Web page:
Meaning & Mortality
What about the further argument that mortality is what gives meaning to life? One can think of illustrations which lend an air of plausibility to that claim.
Suppose a close relative is diagnosed with terminal cancer. Suppose that, before his diagnosis, I took my relative for granted or even resented him (or her). And the feeling was mutual.
But now that his death is no longer a distant prospect or practical abstraction, we value our time together in a way that was never the case when we seemed to have all the time in the world.
Does this successfully illustrate that mortality is what makes life meaningful? No.
i) It wasn’t terminal cancer that suddenly made an otherwise worthless life worthwhile. Rather, terminal cancer simply shocked the patient and his relatives into the realization of how precious his life always was.
ii) Moreover, the insight which this experience creates is one which only the living can appreciate. Death deprives all parties of that experience. Fleeting goods are good insofar as we can anticipate their occurrence or remember them after they have passed. But that’s a viewpoint which only the living can share or entertain.
Passing the Time
Would immortality be an interminable bore?
i) There are some folks whose only goal in life is to experience everything just once. They read a book once. See a movie once. See a mountain once. See a cathedral once. Have one child–or, at most, one son and one daughter. They live for novelty. For folks like that immortality could well be an interminable bore.
Likewise, an atheist contrives subjective meaning for his life by setting artificial goals. But what happens when he achieves all his goals?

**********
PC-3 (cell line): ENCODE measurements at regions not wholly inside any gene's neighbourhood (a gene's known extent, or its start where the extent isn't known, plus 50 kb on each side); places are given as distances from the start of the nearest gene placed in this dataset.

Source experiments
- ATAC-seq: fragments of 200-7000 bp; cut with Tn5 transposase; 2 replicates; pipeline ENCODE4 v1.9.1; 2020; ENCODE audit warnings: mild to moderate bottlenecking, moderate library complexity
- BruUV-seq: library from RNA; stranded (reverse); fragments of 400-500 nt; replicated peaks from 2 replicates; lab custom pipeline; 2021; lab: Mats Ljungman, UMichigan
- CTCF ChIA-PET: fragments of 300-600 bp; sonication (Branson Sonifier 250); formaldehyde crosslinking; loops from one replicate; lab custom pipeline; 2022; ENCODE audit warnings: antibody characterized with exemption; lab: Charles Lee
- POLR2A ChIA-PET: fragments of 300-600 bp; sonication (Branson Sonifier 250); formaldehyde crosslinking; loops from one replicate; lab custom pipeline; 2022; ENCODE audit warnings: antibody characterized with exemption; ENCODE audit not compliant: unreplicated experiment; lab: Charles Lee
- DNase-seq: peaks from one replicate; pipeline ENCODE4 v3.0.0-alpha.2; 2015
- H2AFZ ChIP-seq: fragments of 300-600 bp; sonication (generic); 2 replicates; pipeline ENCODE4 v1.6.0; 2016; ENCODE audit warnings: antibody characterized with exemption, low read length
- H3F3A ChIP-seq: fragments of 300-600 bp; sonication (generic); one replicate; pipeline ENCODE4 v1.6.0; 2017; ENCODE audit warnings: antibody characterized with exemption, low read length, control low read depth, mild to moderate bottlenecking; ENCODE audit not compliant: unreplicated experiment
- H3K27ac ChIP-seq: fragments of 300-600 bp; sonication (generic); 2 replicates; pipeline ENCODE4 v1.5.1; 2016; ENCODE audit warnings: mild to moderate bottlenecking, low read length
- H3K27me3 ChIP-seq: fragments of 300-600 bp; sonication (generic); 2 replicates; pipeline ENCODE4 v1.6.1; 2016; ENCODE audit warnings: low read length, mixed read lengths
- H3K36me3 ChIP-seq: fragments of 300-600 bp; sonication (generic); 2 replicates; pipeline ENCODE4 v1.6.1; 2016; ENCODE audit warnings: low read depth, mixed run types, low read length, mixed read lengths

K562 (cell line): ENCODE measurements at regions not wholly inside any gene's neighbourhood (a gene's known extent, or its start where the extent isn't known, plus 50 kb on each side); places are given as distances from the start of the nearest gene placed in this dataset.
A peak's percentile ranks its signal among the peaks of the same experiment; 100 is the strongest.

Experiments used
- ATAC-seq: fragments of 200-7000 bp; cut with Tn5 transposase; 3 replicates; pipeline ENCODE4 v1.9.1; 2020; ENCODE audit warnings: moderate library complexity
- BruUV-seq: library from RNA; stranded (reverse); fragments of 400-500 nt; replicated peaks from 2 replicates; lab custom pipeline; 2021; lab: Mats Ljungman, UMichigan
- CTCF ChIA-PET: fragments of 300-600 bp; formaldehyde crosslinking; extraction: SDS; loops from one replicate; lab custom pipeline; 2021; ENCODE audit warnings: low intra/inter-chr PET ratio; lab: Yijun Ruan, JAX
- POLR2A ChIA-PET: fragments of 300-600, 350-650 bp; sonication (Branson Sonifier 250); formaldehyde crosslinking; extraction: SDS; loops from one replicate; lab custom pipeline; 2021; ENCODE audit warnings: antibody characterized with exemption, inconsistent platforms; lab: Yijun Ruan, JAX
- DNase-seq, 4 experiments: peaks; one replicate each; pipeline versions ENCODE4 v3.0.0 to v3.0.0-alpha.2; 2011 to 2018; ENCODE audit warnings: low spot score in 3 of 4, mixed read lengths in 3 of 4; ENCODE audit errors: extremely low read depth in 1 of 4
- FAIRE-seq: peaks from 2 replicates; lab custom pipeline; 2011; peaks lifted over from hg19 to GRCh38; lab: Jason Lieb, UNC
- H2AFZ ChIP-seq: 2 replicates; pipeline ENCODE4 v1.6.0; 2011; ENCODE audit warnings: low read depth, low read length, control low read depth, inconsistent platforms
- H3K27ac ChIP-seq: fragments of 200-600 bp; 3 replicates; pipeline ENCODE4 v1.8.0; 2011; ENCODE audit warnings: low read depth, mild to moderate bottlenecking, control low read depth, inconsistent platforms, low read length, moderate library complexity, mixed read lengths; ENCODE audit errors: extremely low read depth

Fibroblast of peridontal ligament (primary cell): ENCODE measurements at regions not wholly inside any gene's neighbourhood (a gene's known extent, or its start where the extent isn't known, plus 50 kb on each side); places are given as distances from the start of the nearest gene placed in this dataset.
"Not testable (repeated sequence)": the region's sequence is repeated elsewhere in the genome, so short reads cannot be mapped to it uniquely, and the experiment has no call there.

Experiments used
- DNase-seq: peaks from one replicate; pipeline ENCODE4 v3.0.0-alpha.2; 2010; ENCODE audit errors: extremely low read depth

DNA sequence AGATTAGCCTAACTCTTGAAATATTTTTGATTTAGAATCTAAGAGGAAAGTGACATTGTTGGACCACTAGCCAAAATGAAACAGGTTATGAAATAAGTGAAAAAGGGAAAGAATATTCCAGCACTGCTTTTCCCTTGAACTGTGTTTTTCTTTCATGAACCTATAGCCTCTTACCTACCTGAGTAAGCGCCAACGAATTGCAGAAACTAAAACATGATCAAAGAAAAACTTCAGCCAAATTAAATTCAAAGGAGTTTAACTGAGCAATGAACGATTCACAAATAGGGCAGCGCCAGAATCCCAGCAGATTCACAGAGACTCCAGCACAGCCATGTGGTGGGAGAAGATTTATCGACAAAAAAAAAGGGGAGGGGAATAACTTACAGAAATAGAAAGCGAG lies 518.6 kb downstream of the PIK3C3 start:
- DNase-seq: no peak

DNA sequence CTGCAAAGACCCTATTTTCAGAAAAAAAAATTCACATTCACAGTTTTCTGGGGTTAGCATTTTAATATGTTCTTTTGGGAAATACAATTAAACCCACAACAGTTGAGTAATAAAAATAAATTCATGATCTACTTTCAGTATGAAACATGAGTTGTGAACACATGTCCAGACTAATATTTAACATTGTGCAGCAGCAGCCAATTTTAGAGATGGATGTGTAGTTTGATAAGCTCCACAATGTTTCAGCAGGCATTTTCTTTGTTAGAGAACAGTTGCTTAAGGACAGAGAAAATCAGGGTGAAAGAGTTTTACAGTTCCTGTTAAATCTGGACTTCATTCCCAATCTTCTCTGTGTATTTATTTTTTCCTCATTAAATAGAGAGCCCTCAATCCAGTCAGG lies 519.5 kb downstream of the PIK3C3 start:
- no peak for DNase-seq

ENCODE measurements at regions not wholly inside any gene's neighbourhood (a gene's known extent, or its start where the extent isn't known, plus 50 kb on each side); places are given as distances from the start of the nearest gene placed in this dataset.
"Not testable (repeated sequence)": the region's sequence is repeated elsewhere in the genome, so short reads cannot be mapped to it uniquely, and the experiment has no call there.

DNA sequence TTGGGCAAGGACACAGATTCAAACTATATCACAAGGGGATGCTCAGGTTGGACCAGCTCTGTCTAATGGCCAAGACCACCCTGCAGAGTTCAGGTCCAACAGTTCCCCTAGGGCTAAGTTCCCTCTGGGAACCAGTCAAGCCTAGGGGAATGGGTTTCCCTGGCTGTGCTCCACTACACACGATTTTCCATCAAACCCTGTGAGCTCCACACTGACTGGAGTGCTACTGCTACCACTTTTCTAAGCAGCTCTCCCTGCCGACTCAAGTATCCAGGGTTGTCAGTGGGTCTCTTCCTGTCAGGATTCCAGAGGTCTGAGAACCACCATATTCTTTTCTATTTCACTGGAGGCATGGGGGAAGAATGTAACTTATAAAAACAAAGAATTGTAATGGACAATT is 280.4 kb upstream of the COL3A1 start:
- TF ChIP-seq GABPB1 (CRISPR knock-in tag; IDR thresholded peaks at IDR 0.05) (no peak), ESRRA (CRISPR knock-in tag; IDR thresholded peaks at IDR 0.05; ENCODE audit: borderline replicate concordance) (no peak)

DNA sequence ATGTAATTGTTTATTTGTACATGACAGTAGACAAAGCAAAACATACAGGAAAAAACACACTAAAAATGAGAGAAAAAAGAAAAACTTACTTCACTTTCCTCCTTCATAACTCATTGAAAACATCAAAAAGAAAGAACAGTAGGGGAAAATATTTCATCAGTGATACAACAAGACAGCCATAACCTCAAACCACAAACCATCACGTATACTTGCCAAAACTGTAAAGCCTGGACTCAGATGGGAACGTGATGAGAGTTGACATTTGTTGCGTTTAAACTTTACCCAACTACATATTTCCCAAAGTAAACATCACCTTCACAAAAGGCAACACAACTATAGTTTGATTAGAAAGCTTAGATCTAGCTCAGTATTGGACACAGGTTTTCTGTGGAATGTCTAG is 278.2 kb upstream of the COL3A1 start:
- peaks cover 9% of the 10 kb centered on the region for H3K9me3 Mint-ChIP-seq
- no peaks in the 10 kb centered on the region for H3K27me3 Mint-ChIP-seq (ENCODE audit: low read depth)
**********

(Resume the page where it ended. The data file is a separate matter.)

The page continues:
ii) Apropos (i), I think the atheist is half-right. It’s quite possible for immortality to be a crashing bore. Not immortality in general. Not all kinds of immortality. But certain kinds of immortality. And that strikes me as an excellent way to punish some evildoers.
iii) Even in this world, there are certain pleasures that many or most folks seem to find inexhaustible. For example, visual beauty has great staying power.
iv) Likewise, it’s possible to get tired of something after a while, let it lie fallow, then return to it with renewed interest.
v) Likewise, various things can be interesting or uninteresting at different times of life. Something may have no appeal to us at one point in life, but be appealing at a later point in life when it resonates with our maturing experience.
vi) Moreover, it’s not a case of just doing the same thing every single time, as if you spend all your time doing the very same thing. You can vary your activities.
vii) Furthermore, there’s a circular quality to the objection. For one thing, if the only way to make life meaningful for ourselves is to pose artificial challenges to overcome, then life ceases to be meaningful when we run out of challenges. But that conclusion derives from an atheistic premise.
For another thing, mortality itself makes us more impatiently goal-oriented than we would naturally be. If we thought we had all the time in the world, we’d be more inclined to take life as it comes, without trying to structure our time to the same degree. Rather than imposing our itinerary on life, life would supply the itinerary. There are so many things to discover and to savor. We could afford to take our time.
viii) An atheist may object that even if some joys seem to be inexhaustible in this life, we might get tired of them after a million years or so.
That’s hypothetically possible. However, that objection cuts both ways. To say that immortality would be a crashing bore is, itself, an extrapolation from our earthly, mortal experience. If you can extrapolate from earthly boredom to justify your claim that immortality would be deadly dull, then you can just as well extrapolate from the opposite sort of experience to justify the claim that immortality would continue to be full of interest.
ix) Furthermore, a Christian doesn’t view the afterlife as merely an extension of existence in a fallen world. Depending on whether you’re heavenbound or hellbound, the afterlife will either be better or worse than life here-below. A Christian expects the afterlife to be a signal improvement.